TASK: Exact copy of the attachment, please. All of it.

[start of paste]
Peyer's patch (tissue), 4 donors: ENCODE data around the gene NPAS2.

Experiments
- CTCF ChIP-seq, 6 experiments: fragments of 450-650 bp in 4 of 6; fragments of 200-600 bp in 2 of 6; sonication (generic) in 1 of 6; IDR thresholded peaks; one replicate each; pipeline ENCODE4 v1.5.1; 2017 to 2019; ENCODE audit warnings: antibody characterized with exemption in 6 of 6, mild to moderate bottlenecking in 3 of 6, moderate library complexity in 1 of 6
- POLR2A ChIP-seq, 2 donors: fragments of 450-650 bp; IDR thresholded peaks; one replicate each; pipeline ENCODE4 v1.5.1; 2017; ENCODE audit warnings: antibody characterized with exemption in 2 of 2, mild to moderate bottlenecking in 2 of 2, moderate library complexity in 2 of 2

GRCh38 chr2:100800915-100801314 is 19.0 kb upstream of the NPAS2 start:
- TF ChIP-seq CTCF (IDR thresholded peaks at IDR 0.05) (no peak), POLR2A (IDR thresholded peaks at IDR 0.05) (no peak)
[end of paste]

Peyer's patch (tissue), 4 donors: ENCODE data around the gene NPAS2.

Experiments
- CTCF ChIP-seq, 6 experiments: fragments of 450-650 bp in 4 of 6; fragments of 200-600 bp in 2 of 6; sonication (generic) in 1 of 6; IDR thresholded peaks; one replicate each; pipeline ENCODE4 v1.5.1; 2017 to 2019; ENCODE audit warnings: antibody characterized with exemption in 6 of 6, mild to moderate bottlenecking in 3 of 6, moderate library complexity in 1 of 6
- POLR2A ChIP-seq, 2 donors: fragments of 450-650 bp; IDR thresholded peaks; one replicate each; pipeline ENCODE4 v1.5.1; 2017; ENCODE audit warnings: antibody characterized with exemption in 2 of 2, mild to moderate bottlenecking in 2 of 2, moderate library complexity in 2 of 2

GRCh38 chr2:100800915-100801314 is 19.0 kb upstream of the NPAS2 start:
- TF ChIP-seq CTCF (IDR thresholded peaks at IDR 0.05) (no peak), POLR2A (IDR thresholded peaks at IDR 0.05) (no peak)